It must be the rye…after spending a week here in Copenhagen, I have concluded that these are the healthiest, happiest people in the world and the only thing that sets them apart from us is a dense, little loaf of malty bread.
Although wheat bread reigns supreme in North American supermarkets, choosing whole rye products more often has multiple benefits (obviously)!

For one, rye bread is an excellent source of dietary fiber, starch, protein and a significant number of essential vitamins (Bs and vitamin E) and minerals (iron, magnesium and zinc).

The greatest thing about rye however, is that it contains both insoluble and soluble fiber. Insoluble fiber helps keep you “regular” by increasing bulk, softening stools (sorry, I had to use that word) and shortening the transit time through the intestinal tract. Insoluble fiber is the predominant type of fiber in bread, which plays an important role in keeping you regular and helps to eliminate toxins, which help to maintain a healthy digestive system.
Soluble fiber undergoes metabolic processing via fermentation, yielding end products with broad, significant health effects including helping to maintain heart health and manage blood glucose levels. Lately, there has been a lot of hype surrounding pro and prebiotics. The Probiotic talk I will save for another post, but I will say that the soluble fiber in rye bread is considered a prebiotic. Prebiotics are non-digestible food ingredients found in foods such as leeks, onions, garlic, bananas, asparagus, chicory and whole grains (including wheat, rye, barley and oats). Because prebiotics are fermentable fibers, they help maintain gut functions.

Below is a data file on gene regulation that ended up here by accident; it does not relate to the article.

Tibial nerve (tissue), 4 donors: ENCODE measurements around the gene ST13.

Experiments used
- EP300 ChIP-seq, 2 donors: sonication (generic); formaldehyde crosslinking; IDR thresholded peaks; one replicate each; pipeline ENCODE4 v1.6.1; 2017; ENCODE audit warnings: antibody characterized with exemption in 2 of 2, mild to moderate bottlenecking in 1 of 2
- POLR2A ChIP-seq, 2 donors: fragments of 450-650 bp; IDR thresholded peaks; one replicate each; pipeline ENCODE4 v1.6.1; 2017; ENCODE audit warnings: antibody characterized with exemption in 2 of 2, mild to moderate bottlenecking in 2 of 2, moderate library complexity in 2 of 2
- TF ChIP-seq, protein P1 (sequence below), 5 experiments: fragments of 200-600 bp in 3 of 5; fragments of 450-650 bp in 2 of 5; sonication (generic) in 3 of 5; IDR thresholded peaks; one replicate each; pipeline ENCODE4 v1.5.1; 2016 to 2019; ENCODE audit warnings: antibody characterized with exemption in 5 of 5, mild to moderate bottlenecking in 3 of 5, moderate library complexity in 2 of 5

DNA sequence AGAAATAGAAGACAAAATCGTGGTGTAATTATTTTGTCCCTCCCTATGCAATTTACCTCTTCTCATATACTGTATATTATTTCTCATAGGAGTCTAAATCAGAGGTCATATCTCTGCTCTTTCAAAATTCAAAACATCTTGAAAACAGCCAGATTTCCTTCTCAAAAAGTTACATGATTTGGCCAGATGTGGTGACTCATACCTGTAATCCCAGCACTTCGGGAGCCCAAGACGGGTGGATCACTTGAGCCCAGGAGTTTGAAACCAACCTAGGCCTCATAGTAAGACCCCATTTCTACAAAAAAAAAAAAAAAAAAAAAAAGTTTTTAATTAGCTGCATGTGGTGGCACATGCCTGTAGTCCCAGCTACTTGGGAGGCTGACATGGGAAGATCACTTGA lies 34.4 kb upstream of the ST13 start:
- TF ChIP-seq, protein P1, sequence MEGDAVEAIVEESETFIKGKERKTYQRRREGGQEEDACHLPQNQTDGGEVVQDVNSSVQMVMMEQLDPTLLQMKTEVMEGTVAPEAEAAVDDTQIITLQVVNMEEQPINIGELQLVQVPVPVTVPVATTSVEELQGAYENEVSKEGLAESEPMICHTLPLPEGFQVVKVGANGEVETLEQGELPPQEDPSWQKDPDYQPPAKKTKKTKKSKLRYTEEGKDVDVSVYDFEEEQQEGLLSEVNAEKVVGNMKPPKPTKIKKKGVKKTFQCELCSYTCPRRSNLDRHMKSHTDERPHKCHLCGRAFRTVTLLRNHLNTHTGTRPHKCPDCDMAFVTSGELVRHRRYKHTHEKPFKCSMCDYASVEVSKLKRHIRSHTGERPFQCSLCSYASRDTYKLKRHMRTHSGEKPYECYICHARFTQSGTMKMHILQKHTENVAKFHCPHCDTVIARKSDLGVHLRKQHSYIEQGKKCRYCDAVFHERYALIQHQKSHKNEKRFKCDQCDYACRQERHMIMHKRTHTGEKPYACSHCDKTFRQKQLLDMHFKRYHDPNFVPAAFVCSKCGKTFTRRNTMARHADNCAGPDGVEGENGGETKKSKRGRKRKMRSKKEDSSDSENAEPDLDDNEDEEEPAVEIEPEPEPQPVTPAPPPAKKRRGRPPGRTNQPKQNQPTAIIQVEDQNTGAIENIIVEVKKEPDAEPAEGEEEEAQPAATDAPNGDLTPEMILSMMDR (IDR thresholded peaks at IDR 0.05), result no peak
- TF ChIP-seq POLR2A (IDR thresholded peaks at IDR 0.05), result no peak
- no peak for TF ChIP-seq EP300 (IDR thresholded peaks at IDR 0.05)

Most importantly, prebiotics remain undigested until they reach the colon where they become an important food source for the friendly bacteria (probiotics) in our gut, helping them to flourish and grow in numbers. This is a very good thing.

Because of its high fiber content, rye bread is incredibly filling and quickly gives a feeling of satiety. This would be a great addition to anyone’s diet if they were trying to lose weight. Look for the darkest rye bread you can find and make sure that it does not contain any caramel colour! Many commerical bakeries add this to the dough so that the bread looks like rye, but the ingredient list will reveal wheat is the main attraction.

The typical Danish way to eat a rye bread sandwich is in fact, open-faced with fish, pâté, or sliced meats on top. I certainly prefer hummus or avocado and a little sea salt myself, but the possibilities are endless. I also like the open-face sandwich concept because it’s like you get to eat twice as much! They even have these cute little wooden boards in all homes that are specifically for rye bread sandwiches, to use instead of plates, whose raised edges would not allow for spreading. So clever!

I thought that it was just a stereotype that the Danes eat a couple slices of rye bread a day, but you know, sometimes stereotypes are true. And as it turns out, they even have blond hair.

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